In the September issue of Brill's Content, humorist Calvin Trillin mourned a lost love. "Whenever I hear people lament the passing of a beloved tradition, I find myself growing nostalgic for the days of the Golden Dartboard Award." Bestowed annually upon the most obnoxious author on a book tour by the media escorts charged with schlepping those authors around, the award met its demise six years ago. Trillin should take heart, though. His wistful words may help raise the dead.
Emily Laisy, the Baltimore-area escort who co-founded the Golden Dartboard, may resurrect the award, whose previous recipients include Martha Stewart and Jeffrey Archer. Before she takes any concrete steps, however, Laisy wants to gather some grass-roots support. "I'm in touch with some of the major escorts, so I'll ask them," she said. "In fact, I might send out a little fax to a lot of them to see if they'd give an opinion."
Before the award was phased out, Laisy and her San Francisco co-founder, Kathi Goldmark, chose the winner based on reports from various escorts around the country. The winner's mug would then be pinned to a dartboard and displayed at a gathering of the Media Escort Network, a trade organization, during the annual American Booksellers Association convention. The dartboard would then be carried high by Goldmark, the group's official bearer.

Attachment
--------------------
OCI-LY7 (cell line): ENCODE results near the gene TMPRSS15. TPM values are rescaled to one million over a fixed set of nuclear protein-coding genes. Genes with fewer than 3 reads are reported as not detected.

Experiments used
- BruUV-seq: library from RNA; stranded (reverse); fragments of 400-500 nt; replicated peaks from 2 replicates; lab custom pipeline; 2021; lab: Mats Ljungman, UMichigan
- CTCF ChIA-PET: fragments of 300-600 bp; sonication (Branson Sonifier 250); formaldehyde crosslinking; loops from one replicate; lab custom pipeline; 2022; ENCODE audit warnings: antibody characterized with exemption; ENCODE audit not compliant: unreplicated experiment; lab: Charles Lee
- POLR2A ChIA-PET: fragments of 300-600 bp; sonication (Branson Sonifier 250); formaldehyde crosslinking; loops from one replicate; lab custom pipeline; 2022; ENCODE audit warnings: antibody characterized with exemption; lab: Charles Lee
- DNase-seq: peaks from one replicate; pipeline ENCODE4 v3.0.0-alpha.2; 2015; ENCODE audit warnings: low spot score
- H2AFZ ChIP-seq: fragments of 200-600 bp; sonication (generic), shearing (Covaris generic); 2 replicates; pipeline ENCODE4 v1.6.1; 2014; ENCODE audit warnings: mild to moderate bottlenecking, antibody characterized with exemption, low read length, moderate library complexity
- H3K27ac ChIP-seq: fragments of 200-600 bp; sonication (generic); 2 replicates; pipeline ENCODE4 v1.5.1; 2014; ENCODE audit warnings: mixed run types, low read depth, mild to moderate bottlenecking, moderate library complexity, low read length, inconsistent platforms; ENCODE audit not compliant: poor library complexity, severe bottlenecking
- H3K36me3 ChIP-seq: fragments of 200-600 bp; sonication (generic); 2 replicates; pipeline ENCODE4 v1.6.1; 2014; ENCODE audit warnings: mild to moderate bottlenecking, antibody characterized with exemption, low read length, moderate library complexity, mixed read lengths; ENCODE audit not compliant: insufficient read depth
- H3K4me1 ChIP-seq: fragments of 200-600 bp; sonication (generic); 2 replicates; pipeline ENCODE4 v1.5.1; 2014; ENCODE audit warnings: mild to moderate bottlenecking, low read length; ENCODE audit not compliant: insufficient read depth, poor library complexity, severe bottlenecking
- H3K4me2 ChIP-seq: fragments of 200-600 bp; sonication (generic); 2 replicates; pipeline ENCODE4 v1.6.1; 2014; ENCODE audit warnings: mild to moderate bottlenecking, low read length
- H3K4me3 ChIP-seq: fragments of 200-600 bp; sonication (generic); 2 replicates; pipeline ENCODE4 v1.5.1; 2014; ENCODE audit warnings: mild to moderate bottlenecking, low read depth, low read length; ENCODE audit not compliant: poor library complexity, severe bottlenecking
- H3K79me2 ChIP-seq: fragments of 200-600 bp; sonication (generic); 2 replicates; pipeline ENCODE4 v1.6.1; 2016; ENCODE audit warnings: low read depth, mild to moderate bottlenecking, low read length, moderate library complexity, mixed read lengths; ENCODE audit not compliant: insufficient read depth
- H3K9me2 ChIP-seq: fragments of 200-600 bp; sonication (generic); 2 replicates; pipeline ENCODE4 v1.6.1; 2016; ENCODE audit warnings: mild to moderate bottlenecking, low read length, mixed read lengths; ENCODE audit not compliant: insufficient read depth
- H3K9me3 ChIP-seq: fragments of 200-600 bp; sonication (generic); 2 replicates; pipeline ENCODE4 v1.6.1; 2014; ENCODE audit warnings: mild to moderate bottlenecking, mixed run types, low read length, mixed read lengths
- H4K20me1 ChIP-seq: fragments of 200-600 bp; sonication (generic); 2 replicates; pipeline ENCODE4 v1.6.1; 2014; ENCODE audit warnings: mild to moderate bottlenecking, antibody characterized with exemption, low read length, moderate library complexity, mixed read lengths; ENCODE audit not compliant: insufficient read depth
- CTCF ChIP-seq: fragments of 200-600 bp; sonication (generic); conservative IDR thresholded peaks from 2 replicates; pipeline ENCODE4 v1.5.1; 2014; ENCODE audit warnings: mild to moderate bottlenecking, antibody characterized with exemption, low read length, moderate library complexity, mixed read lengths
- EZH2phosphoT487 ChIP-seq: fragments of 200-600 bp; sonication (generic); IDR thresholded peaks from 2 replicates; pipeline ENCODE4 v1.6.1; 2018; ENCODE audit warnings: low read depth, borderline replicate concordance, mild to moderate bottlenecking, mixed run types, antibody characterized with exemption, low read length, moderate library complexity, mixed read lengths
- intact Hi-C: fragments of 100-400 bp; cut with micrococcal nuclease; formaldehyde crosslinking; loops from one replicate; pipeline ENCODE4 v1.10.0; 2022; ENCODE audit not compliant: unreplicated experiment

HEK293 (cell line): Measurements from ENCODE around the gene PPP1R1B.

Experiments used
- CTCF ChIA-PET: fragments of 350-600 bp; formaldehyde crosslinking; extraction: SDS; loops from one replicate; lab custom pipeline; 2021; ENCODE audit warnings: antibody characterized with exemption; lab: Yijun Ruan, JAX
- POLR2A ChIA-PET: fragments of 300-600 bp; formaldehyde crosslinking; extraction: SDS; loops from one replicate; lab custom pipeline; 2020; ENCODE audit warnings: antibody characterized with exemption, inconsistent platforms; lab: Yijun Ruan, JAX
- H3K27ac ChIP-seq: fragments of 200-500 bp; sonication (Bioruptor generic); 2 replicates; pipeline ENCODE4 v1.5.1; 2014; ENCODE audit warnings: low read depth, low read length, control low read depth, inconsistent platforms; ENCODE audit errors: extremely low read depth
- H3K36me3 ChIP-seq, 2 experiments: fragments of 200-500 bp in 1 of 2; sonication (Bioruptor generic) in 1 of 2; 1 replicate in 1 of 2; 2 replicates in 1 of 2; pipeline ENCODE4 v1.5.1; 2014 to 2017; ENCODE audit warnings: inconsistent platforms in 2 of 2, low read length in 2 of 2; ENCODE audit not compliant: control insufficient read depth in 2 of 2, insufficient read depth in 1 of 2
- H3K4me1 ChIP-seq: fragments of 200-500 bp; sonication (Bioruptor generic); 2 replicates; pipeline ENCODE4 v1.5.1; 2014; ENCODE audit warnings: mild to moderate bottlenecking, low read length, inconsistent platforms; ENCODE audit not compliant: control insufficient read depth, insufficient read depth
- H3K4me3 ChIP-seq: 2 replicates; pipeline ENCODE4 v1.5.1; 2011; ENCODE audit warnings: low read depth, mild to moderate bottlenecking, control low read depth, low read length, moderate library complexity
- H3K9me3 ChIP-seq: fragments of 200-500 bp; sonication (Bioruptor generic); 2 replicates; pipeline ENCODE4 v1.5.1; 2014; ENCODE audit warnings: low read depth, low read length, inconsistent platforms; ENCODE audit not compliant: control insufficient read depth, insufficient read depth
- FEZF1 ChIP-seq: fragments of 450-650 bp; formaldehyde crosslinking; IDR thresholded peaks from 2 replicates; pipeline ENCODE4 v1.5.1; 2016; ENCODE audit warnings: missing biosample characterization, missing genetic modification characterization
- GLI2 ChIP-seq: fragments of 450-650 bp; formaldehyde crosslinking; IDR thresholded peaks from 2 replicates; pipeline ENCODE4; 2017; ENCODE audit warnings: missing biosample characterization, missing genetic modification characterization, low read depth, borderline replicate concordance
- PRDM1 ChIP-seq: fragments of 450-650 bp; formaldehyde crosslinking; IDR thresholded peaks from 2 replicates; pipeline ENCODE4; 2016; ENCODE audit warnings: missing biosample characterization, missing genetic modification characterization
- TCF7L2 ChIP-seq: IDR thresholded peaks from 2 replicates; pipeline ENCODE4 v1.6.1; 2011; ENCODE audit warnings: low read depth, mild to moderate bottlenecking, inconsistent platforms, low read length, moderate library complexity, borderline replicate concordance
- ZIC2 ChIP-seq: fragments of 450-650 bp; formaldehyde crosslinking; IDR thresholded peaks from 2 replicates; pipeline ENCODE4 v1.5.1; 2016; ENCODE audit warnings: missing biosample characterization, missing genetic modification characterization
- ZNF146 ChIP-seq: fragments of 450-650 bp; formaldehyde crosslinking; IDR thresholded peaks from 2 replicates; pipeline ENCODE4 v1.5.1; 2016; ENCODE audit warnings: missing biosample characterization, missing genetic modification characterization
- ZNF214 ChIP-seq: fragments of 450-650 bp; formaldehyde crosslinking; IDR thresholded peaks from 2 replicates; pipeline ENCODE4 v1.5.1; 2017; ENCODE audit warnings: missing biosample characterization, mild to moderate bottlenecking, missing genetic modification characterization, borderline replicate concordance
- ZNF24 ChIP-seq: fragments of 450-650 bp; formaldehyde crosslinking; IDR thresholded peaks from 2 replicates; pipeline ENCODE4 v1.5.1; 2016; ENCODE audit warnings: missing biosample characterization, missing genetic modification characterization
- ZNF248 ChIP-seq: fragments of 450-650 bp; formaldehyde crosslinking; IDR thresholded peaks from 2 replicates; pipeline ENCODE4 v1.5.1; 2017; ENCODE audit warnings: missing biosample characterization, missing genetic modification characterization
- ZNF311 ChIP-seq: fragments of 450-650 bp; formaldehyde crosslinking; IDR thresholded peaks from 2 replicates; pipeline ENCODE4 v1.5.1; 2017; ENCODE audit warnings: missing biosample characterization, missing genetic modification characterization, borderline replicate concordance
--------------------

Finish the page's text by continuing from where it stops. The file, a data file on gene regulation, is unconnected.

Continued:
In the award's final year, the judges debated giving the award to "Fountain of Age" author Betty Friedan (whom some escorts dubbed the "Fountain of Rage"), but in the end, the group couldn't reach a consensus. Some of the escorts (most of whom are women) felt that Friedan's contribution to the women's movement precluded this kind of lampooning. After that impasse, the award was discontinued because of concerns that the press had infiltrated the private event and the results had become too public, damaging the relationship between the escorts, publishers and authors.
Sally Carpenter, a major-media escort in the Boston area, will most likely vote against the Golden Dartboard's return. "I'm the wet blanket," she said. "Ninety percent of the authors are great. If there were so many problems, we wouldn't have been doing this for so long."
But didn't the Golden Dartboard give their profession a little color? "I think it was funny," she conceded. "But it wasn't a help to media escorts."